While the combustion engine appears nearly identical to that seen in the earlier MP4-12C, there is in fact nothing further from the truth. The block is a completely different unit from entirely new casting and boasts dry-sump lubrication with a low-sited flat plane crankshaft. The mid-mounted 3.8-liter twin-turbo V-8 itself produces 727 brake horsepower at 7,300 rpm and 720 Nm of torque at 4,000 rpm.
As in most other hybrids, the electric motor is intended to provide an alternate source of power to provide for greater fuel efficiency. However, the McLaren P1 is certainly not “most hybrids.” The electric motor in the P1 serves to “torque-fill” or supplement the normal gaps where the conventional engine would fail to produce peak performance, such as during gearshifts or at low rpms while the turbochargers are spooling up, in an effort to provide the driver with maximum power at all times. The electric motor produces 176 horsepower, bringing total output to an incredible 903 horsepower.
Needless to say, performance is astounding. The P1 takes just 2.8 seconds to reach 100 km/h and 6.8 seconds to reach 200 km/h. The P1 will reach a quarter-mile in an astounding 9.8 seconds. The speedometer will read 300 km/h in 16.5 seconds, a full five seconds faster than the F1, on its way to an electronically limited top speed of 350 km/h (217 mph). What is also incredible, aside from its world-class performance figures, is the McLaren’s average combined fuel consumption in the face of its world-beating performance: 34 mpg.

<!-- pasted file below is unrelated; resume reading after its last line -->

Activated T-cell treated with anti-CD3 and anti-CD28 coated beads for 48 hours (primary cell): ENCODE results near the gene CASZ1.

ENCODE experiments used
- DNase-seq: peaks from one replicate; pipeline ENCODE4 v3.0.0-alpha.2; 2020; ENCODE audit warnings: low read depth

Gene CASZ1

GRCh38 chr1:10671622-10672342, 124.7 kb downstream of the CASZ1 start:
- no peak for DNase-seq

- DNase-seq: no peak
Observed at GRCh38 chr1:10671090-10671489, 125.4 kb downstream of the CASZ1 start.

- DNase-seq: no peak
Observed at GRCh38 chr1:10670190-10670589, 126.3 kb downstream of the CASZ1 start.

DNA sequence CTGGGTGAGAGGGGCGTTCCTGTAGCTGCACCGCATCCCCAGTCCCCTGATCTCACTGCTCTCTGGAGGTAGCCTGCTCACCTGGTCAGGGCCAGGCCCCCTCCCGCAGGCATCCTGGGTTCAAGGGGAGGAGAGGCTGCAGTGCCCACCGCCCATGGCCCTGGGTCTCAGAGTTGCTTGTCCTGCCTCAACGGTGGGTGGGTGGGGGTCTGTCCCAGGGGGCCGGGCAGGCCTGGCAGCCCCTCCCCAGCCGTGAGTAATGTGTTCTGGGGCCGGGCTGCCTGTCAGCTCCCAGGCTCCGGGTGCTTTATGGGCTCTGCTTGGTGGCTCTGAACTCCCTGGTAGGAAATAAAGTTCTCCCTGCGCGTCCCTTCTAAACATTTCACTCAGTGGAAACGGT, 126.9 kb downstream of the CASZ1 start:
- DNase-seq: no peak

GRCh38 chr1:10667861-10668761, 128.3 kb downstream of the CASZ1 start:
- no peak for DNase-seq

Fully specified and designed in cooperation with McLaren’s Special Operations department, this P1 was purchased new by its first and only owner, Don Wallace, whose esteemed collection of high-performance supercars it is being offered from today. Wallace is considered to have the finest collection of the rarest and fastest cars in the world, and he is no stranger to high-horsepower exotica. As the owner of two such P1s, he recently commented that “for all of the cars I have raced over the years and the supercars that I have had the pleasure of owning, this P1 is by far the fastest street-legal machine I have ever driven. It is terrifyingly quick and performance is absolutely incredible. Many thanks go to McLaren and the extra efforts they made on my behalf.”
This P1 is finished in the highly desirable and stunning shade of Volcano Red, a very eye-catching metallic and a $10,850 option, with black “stealth” finished wheels. The Volcano Red finish is also featured on certain elements on the car’s interior, including the switches, vent bezels, door inserts, and contrasting red seat stitching. It has only been driven a handful of times, and at the time of cataloguing, it displayed just 248 miles and remains in as-new condition.
The McLaren P1 is poised to become a future classic, rarer than both its primary rivals, the LaFerrari and Porsche 918, and it will remain as a high point in McLaren’s storied history. It is a vehicle that combines the very best technology, developed and pioneered by McLaren in Formula One, in an effort to create the most exciting, dynamic, and technologically advanced car on the planet.